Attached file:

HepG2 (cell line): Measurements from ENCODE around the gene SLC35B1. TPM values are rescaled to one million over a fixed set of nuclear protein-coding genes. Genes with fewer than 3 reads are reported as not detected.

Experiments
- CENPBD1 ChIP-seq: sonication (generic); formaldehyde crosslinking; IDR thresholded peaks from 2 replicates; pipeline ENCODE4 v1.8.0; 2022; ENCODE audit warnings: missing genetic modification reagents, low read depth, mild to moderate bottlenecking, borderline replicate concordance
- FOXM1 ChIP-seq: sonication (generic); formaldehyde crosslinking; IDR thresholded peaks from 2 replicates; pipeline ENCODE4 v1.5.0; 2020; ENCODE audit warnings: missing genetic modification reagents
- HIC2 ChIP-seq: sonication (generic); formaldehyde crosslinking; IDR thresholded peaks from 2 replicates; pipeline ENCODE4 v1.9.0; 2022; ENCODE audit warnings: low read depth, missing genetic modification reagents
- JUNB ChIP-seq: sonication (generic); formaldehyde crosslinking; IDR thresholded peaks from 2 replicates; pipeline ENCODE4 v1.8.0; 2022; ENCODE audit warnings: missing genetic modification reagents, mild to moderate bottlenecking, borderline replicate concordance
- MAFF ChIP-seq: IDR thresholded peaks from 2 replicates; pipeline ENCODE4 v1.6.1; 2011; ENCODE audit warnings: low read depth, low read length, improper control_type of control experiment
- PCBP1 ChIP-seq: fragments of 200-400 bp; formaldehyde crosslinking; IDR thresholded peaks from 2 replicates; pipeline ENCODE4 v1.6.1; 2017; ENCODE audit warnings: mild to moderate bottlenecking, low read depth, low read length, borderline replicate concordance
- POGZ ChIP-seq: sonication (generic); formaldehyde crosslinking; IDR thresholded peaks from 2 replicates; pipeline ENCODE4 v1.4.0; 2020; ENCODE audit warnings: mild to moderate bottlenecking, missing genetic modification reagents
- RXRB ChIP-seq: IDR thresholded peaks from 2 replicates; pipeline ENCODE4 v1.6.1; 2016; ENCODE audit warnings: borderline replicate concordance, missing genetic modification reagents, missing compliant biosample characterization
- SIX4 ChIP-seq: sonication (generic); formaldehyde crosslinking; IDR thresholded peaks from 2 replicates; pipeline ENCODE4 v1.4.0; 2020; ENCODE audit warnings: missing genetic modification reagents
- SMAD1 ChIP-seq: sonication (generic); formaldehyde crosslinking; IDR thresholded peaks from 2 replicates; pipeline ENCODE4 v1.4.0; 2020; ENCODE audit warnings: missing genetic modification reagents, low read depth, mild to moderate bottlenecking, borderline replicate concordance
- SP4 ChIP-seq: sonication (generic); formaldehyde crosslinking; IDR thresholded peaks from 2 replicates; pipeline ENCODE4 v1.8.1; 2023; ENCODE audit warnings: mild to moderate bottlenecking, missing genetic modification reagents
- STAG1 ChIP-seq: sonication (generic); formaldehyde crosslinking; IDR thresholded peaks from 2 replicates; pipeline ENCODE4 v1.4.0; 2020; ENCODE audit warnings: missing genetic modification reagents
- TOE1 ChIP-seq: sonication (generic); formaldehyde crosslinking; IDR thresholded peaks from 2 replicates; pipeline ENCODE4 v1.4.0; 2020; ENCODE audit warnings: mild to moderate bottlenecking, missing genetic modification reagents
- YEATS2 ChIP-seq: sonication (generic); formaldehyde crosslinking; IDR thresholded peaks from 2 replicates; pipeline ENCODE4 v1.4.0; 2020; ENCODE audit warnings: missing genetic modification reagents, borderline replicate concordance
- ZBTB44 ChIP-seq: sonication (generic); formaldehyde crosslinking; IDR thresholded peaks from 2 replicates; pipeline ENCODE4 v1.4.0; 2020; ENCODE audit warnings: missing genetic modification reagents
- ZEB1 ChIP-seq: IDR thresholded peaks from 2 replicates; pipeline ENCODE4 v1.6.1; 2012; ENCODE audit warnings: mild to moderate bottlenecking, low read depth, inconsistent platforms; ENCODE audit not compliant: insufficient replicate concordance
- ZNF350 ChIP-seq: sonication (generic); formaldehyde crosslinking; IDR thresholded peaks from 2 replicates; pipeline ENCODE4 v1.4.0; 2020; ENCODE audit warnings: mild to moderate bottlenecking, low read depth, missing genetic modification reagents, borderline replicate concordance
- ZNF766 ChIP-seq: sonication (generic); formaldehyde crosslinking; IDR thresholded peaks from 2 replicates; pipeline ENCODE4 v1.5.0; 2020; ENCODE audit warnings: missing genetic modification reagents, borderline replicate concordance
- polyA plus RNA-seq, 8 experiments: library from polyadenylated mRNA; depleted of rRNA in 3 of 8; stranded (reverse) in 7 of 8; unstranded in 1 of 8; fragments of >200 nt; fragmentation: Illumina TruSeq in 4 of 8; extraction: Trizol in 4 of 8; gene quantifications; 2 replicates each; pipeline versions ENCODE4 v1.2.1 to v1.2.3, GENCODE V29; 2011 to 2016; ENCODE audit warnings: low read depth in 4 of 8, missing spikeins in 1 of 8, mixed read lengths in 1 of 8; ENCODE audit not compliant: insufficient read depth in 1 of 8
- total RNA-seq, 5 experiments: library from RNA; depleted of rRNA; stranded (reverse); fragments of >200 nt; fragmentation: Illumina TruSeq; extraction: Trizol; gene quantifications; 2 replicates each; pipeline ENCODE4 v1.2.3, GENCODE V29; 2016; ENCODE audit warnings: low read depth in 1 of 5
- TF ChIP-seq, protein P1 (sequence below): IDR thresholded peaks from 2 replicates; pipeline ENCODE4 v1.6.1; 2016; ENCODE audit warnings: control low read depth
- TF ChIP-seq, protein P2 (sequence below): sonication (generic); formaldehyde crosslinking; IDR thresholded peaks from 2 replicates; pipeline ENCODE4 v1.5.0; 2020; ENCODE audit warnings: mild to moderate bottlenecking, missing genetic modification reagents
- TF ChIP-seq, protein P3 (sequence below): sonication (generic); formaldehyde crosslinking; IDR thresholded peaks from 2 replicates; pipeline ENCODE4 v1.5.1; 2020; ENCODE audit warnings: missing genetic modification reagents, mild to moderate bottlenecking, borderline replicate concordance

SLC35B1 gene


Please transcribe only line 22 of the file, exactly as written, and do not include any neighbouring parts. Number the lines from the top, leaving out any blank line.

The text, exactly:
- total RNA-seq, 5 experiments: library from RNA; depleted of rRNA; stranded (reverse); fragments of >200 nt; fragmentation: Illumina TruSeq; extraction: Trizol; gene quantifications; 2 replicates each; pipeline ENCODE4 v1.2.3, GENCODE V29; 2016; ENCODE audit warnings: low read depth in 1 of 5